The deep cause of Witkacy's ultimate break with Malinowski in 1914, personal factors notwithstanding, was likely an ideological incompatibility. Where Witkacy's attempt to resolve the problem of his marginality entailed identification with the primitive, Malinowski, by and large, sought to resolve that problem by identifying himself with the primitivizers, and in fact serving as a primary architect of what might be called "scientific colonialism." Where Malinowski took the European as the measure of man, Witkacy took the primitive. Where Malinowski's envisioned progress, Witkacy saw decay.

Robert Harbison, in his study of Primitivism, Deliberate Regression, writes favorably of Malinowski as embodying the ideals of anthropology: "to find the self in the other, and see one's own frailty and betrayals more unconfusedly in the distorting mirror of totemism, taboo, and savage kinship."31 But when Malinowski in his research finds "the self in the other," the tendency is to project his own desires through the ritual of anthropology. We always read, "they are more sophisticated than we thought, because they have and are developing something that we have," and never "we are less sophisticated than we thought, because we have lost something which they retained." "One's own frailty and betrayals" seem identifiable by virtue of their commonality with features of primitive cultures. It never seems to turn out that something which was regarded as a "frailty" is demonstrated to actually be a strength, by virtue of its presence among the savages.

This attitude is wholly contrary to Witkacy's outlook. Malinowski quite literally "sold the farm" to join the West European vision of progress, used to justify untold atrocities against the colonized world, while Witkacy's view from between Europe and the colonies was thoroughly catastrophic and decadentist. At the end of Insatiability Genezyp, a double of the author himself, has been completely corrupted by forces from East and West--"already a living corpse in uniform," or "deindividualized in the better sense of the word."32 Witkacy certainly had Malinowski in mind when the character of the Master in his play Janulka, Daughter of Fizdejko states "I am conquering new lands of mysteries and colonizing them with my thoughts."33

The relationship between Malinowski and Witkiewicz becomes an autobiographical trope in both writers' works. We expect such transformations of autobiography into fiction in Witkacy, but in Malinowski, this sort of revelation allows us to begin to understand how much of Malinowski's "scientific observation" is heavily laden with judgements based almost entirely on self-reflection. In one sense, the story of the break in Australia is the story of two thirty-year-old men, with fragile self-conceptions. In a broader sense, perhaps that relationship is symptomatic of the embattled cultural status of Poland between the wars: a chaos of avant-garde movements more modern than modern; Pilsudski's resurgent nationalism bordering on fascism; a flurry of activity in analytic philsophy and mathematics contributing to a mood of internationalism among intellectuals in scientific circles. Malinowski's field technique of assimilation among the "savages" afforded the possibility of assimilation in Anglo-American shelter of academia. Witkacy's ardent refusal to assimilate in any environment, when in 1939 there seemed to be no other options, proved suicidal.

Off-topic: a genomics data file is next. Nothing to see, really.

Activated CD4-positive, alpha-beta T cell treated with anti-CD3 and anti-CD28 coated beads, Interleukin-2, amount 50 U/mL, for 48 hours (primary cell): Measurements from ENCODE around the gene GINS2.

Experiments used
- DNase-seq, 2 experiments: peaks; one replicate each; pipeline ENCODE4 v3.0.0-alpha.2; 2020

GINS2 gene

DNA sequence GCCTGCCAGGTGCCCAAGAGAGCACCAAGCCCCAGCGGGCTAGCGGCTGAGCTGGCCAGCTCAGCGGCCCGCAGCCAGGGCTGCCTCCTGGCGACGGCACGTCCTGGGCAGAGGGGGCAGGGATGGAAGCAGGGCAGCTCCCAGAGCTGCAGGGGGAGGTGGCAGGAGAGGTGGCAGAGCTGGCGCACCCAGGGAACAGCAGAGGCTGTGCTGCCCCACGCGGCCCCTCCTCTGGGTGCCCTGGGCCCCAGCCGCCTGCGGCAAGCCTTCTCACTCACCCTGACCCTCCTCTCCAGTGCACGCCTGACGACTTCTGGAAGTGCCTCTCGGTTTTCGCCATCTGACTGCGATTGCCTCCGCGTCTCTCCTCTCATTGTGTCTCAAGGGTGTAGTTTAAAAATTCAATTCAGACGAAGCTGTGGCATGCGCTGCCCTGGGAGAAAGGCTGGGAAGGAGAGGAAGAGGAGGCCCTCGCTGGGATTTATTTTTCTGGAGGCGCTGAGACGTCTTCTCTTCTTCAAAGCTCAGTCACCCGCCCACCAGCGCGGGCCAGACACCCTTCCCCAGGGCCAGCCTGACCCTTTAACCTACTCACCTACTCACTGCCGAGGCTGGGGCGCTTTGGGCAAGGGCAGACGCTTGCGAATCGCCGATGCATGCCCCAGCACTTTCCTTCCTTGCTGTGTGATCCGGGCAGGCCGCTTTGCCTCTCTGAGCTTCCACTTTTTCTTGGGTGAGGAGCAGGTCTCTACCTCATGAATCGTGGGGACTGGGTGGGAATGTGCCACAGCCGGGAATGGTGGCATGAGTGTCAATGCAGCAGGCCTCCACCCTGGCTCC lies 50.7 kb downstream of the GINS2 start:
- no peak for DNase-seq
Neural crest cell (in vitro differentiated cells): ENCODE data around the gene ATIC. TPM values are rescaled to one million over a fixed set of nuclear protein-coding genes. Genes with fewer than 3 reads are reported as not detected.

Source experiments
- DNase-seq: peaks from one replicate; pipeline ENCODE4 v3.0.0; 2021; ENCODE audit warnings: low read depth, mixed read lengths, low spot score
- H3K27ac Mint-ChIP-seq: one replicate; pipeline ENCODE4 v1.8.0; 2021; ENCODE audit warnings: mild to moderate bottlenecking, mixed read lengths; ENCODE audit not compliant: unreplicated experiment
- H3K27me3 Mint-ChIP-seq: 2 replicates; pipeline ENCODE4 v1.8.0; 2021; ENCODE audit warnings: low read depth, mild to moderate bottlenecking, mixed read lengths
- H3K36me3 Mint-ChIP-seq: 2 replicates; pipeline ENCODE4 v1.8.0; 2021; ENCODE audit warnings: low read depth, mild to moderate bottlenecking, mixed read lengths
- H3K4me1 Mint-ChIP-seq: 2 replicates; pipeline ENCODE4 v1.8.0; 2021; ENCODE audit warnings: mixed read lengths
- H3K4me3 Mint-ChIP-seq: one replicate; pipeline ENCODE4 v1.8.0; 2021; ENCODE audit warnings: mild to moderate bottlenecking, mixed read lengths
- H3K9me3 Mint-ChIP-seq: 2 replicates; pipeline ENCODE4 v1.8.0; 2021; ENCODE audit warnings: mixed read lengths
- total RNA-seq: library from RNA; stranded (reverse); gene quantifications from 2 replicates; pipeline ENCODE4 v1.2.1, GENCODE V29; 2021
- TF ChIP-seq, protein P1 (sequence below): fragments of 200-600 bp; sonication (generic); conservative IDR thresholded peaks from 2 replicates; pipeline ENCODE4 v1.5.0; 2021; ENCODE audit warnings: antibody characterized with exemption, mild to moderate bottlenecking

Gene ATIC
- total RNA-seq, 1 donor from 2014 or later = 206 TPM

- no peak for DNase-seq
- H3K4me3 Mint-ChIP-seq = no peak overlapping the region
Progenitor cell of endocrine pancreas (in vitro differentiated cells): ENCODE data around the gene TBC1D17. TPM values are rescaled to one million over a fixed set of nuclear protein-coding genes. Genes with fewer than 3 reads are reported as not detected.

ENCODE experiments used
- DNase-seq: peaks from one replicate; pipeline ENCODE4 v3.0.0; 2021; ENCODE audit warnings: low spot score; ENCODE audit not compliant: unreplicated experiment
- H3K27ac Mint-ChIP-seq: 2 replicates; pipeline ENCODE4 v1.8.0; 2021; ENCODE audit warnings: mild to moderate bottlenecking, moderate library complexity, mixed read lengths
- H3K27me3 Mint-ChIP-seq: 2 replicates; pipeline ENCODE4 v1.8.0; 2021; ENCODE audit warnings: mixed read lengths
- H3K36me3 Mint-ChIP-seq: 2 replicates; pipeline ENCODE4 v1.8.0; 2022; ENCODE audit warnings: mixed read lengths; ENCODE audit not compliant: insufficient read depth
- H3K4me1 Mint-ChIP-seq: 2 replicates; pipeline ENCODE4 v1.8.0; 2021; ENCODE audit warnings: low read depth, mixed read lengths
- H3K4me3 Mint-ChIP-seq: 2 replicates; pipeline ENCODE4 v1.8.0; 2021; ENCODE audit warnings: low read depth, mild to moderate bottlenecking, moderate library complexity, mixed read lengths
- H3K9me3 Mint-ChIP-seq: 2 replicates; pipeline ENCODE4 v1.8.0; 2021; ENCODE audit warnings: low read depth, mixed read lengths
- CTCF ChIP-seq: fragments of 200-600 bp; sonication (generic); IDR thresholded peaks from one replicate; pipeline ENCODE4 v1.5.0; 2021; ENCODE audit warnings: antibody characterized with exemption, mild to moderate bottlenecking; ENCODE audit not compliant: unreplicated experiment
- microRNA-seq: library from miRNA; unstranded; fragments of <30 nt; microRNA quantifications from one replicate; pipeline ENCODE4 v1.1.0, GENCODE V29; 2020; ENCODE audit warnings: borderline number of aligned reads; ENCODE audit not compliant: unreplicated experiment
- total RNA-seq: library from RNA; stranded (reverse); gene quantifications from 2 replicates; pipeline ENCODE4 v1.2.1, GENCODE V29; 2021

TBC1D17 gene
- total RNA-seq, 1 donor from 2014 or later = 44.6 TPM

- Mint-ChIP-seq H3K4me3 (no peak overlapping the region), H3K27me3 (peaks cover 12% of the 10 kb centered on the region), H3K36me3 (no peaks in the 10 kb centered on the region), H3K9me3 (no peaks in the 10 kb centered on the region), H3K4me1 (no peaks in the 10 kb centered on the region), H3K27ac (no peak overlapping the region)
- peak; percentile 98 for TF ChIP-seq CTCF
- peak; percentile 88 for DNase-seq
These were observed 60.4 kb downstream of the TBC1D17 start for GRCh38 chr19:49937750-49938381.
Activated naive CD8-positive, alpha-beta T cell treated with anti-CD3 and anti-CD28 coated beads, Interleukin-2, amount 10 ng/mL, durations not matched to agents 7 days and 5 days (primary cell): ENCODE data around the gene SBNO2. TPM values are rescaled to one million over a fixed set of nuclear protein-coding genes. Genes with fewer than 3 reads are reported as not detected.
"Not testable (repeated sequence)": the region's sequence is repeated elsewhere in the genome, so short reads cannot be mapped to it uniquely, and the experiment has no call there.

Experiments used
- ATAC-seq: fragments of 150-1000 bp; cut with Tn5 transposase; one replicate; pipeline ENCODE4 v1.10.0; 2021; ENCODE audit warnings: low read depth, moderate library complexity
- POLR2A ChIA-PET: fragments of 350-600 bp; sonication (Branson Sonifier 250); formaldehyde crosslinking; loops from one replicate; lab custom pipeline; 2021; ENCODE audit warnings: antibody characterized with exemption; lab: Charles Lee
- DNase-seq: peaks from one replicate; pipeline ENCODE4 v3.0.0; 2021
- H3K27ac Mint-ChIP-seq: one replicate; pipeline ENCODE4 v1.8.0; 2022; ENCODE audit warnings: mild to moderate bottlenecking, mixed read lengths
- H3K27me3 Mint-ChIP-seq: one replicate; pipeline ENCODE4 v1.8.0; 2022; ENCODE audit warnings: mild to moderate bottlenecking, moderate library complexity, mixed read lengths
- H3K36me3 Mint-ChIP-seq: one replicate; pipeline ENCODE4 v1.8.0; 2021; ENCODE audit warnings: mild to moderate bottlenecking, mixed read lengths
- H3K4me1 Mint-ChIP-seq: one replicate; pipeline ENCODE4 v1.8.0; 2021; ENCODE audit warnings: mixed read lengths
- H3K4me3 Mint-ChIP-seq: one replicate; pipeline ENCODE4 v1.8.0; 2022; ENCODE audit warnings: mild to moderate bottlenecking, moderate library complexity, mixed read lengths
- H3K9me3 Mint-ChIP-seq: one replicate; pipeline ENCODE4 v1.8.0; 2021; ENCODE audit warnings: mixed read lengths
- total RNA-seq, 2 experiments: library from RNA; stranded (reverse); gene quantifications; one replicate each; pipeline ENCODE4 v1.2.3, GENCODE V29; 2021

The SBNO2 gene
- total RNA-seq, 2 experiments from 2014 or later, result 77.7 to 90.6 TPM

1. Stanislaw Witkiewicz, 31 July 1900, Listy do syna, ed. Bozena Danek-Wojnowska and Anna Micinska (Warsaw: PIW, 1969), p. 39.[RETURN]
  2. Witkacy offers a profuse apology regarding the incedent in a letter from Zakopane in 1906 in Listy do Bronislawa Malinowskiego (Warsaw: PIW, 1981), letter no. 1.[RETURN]
  3. A description of this and other events appear in a chronology compiled by Gerould in A Witkacy Reader.[RETURN]
  4. Jaworska, cat. no. 277.[RETURN]
  5. Stanislaw Ignacy Witkiewicz, "Portret B. Malinowskiego," pre-1914 in Wojciech Sztaba, Gra ze sztuka o twórczosci Stanislawa Ignacego Witkiewicza (Cracow: WL, 1982), plate 7. "Malinowski Facing the Fear of Life" in Daniel Gerould, Witkacy: Stanislaw Ignacy Witkiewicz as an Imaginitive Writer (Seattle: Univ. of Washington Pr., 1981), after p. 44.[RETURN]
  6. Stanislaw Ignacy Witkiewicz, "Bronislaw Malinowski" (1911-13) in Ewa Franczak and Stefan Okolowicz, Przeciw Nicosci: Fotografie Stanislawa Ignacego Witkiewicza, Tr. Jadwiga Piatkowska (Cracow: Wydawnictwo Literackie, 1986), plate 99.[RETURN]
  7. A curious extension of the form here might be found in Witkacy's portrait of Jadwiga Witkiewiczowa (1925). The innocence is lost, but Witkacy's women are never naïve. The sidelight, position of head and eyes, and directness of expression are maintained before the background of an Australian landscape, with a suggestion of Gauguinesque still life at her left hand. Given the state of Witkacy's relationship to Malinowski, we might read a this as a submerged portrait of his "former friend," no longer the innocent explorer. Irena Jakimowicz, Witkacy: Malarz (Warsaw: Wydawnictwa artystyczne i filmowe, 1987), plate 105.[RETURN]